2011
05.29

SYNOPSIS:

Before leaving I spent one day seeing some of the people who had crossed my path during the last six weeks, chatting a bit more and saying goodbye.

It is wonderful to leave a country knowing you have not just seen rocks and sites, but made new friends, too.

Today, I met with Dawod and his friend Mohammed.  He is a Palestinian from East Jerusalem and a student of political science at the Hebrew University of Jerusalem whom I met many weeks ago at a restaurant in the Muslim Quarter where he works as a waiter.  As a young activist, he participates in seminars, lectures, and conferences on issues pertaining to the Middle East, inside and out of the country.  He graciously agreed to talk to me and he even endured all of my tough questions.  Over and over it strikes me how people in this region, even educated ones like him, view their issues without allowing comparisons to the wider world and at times outright rejecting comparisons with similar situations in history.  I think it is part of the core problem which has driven this entire conflict into a dead end.

I returned to Eli Wasserman from the Kaplan Hotel off Jaffa Street.  As a former general in the Israeli army and now owner and manager of his parents’ hotel, he was one of the first people I talked to about the political situation in this country when I arrived 6 weeks ago.  His liberal views and his voice of reason were always reassuring to me.  Having lived here all of his life, he provided me with great insights.  With a Holocaust family history which put shivers up my spine, he still is neither dwelling on that, nor putting blame out, nor asking for pity.  What sets him apart from many people is that he is seeing the good in others instead of demonizing them.  Good people are the majority on both sides.  But you would never believe this listening to the stories people tell you especially on the Palestinian side.  Face to face encounters and day to day interactions with “the other” have become the exception in this region rather than the norm.  I think that this is another core problem which has hardened this conflict.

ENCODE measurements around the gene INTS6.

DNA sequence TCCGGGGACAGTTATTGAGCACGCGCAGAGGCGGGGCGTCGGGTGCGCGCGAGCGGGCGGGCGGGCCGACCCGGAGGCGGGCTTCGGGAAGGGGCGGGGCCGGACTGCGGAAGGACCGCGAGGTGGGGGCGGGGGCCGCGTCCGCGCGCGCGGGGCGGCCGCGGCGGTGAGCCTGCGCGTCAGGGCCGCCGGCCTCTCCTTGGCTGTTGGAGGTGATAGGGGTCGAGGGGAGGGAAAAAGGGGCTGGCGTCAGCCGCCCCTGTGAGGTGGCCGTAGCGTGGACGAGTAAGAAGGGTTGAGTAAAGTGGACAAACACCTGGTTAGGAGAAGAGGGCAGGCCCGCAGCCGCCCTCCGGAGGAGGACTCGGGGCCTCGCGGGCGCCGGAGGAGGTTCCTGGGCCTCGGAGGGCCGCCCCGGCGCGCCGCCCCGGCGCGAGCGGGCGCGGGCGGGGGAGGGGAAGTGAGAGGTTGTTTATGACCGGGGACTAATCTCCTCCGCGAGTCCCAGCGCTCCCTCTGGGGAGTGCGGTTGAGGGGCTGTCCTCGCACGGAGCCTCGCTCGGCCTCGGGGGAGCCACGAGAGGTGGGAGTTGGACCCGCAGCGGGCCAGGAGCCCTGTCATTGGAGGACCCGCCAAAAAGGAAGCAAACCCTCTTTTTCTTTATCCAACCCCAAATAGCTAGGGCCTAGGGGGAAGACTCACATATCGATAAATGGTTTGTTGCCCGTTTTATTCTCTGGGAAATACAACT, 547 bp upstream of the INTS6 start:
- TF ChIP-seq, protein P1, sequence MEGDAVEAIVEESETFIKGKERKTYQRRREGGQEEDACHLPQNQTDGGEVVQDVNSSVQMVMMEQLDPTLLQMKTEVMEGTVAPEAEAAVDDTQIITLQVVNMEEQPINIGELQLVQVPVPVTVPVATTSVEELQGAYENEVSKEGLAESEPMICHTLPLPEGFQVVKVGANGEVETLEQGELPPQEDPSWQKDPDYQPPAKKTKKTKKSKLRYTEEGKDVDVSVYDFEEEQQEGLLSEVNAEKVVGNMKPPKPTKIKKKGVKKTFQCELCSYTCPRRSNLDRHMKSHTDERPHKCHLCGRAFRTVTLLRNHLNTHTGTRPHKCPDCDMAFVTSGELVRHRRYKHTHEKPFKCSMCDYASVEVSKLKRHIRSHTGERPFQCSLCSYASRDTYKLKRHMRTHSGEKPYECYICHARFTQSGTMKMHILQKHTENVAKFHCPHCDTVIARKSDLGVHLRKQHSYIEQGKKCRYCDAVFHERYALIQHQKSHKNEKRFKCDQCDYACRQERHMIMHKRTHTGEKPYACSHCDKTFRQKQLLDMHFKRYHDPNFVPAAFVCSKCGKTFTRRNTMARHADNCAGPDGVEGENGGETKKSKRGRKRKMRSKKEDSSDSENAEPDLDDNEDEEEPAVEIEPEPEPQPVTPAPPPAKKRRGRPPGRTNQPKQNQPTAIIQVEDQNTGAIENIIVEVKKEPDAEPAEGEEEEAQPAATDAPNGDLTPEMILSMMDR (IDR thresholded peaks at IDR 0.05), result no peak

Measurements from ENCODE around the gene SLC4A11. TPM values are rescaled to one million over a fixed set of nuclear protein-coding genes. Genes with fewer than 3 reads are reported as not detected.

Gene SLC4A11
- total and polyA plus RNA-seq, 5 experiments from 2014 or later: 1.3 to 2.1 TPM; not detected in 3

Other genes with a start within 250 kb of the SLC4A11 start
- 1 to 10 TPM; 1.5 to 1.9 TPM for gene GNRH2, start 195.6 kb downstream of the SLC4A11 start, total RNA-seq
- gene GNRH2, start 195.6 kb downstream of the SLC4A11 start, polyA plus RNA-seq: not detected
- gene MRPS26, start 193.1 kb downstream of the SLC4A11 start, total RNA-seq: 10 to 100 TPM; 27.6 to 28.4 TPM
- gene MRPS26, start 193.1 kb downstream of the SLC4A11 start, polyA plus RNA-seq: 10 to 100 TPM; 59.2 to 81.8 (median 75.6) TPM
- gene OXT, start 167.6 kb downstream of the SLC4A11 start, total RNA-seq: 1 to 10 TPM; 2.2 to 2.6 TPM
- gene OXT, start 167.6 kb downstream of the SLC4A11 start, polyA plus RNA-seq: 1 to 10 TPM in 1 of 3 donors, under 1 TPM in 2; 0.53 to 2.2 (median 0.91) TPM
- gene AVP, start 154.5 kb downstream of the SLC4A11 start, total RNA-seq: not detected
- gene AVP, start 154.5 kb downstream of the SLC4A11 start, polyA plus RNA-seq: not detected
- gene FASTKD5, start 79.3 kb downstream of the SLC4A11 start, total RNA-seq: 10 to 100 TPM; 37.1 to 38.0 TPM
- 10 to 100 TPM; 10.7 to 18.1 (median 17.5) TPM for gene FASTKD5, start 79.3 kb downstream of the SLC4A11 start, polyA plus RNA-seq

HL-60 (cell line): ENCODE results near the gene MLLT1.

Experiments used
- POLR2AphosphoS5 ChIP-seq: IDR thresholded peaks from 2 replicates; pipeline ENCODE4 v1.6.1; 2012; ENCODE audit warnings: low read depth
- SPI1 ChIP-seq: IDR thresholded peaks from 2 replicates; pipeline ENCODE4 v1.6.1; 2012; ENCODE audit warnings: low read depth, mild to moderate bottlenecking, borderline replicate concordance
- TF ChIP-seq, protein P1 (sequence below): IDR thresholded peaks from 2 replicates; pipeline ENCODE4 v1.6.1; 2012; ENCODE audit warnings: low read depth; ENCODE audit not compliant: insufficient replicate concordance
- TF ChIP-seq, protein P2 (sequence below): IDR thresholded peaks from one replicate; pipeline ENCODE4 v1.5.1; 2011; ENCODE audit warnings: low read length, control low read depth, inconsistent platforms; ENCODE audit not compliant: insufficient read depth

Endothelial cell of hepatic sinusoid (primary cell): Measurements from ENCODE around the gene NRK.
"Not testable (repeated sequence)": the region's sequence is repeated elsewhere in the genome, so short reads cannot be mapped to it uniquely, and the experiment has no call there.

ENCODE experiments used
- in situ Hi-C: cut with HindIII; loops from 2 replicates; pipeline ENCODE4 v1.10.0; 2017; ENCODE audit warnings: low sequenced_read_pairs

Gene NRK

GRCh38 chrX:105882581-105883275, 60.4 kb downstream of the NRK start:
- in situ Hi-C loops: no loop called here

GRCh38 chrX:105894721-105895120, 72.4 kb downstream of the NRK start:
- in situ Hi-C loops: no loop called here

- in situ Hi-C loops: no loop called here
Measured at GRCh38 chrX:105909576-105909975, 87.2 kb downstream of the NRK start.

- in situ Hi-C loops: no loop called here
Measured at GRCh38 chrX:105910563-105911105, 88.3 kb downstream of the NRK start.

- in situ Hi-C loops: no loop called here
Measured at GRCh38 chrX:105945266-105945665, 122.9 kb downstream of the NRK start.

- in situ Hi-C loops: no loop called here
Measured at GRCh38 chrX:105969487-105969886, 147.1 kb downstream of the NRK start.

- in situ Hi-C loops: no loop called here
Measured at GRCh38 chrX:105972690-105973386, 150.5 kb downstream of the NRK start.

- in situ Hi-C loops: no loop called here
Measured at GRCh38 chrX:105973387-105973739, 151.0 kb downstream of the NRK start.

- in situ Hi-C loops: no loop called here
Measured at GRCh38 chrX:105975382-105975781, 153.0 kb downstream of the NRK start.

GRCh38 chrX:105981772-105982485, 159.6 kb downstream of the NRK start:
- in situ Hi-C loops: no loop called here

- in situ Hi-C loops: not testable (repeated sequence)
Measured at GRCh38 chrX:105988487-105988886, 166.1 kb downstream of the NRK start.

After much trouble due to the fact that I have no phone, I finally also connected with Tzippi Moss again, the wife of Allan Rabinowitz, the guide who invited David and me for Shabbat.  She is a therapist and I told her that I was in great need of “cultural therapy” after my six weeks in Israel and the West Bank.  “Welcome to the Middle East!” was her and her husband’s reply.  Tzippi and her family are deeply committed to their country.  They are people who are trying to see things both ways.  But they have seen things in their lives and in their immediate circle of friends which has put them on trial in many ways.  Tzippi and Allan just returned from a five day hike across the Israel trail to raise funds for the foundation of a dear friend, whose 13 year old son was stoned to death ten years ago this month.  A boulder which could only have been lifted by at least 4-5 adults was smashed on him and his friend as they were hiking in Palestinian territory secretly skipping a day from school…  Nobody has ever been put on trial for this crime.  The foundation supports Jewish children for a two week summer camp who are dealing with grief due to acts of terrorism such as the loss of a parent or sibling.  They are currently sponsoring 500 kids but the need is much great than that.

The story of Tzippi’s friend brought home what I have come to understand as one of the most significant problems of this conflict:  Every side has their stories; hundreds of them, one worse than the other.  If they cannot lift themselves above the level of their stories, this conflict will never end but remain grounded.  This conflict can only be solved on the institutional, the policy, the governmental and the global level.  But who can blame the people who have lived these stories for holding on to them as a measure for this conflict and an impetus on how to act?

I am an outsider and I ultimately understand nothing.  What would I do, if I were caught in a personal narrative like this?  I have no idea.

Good night.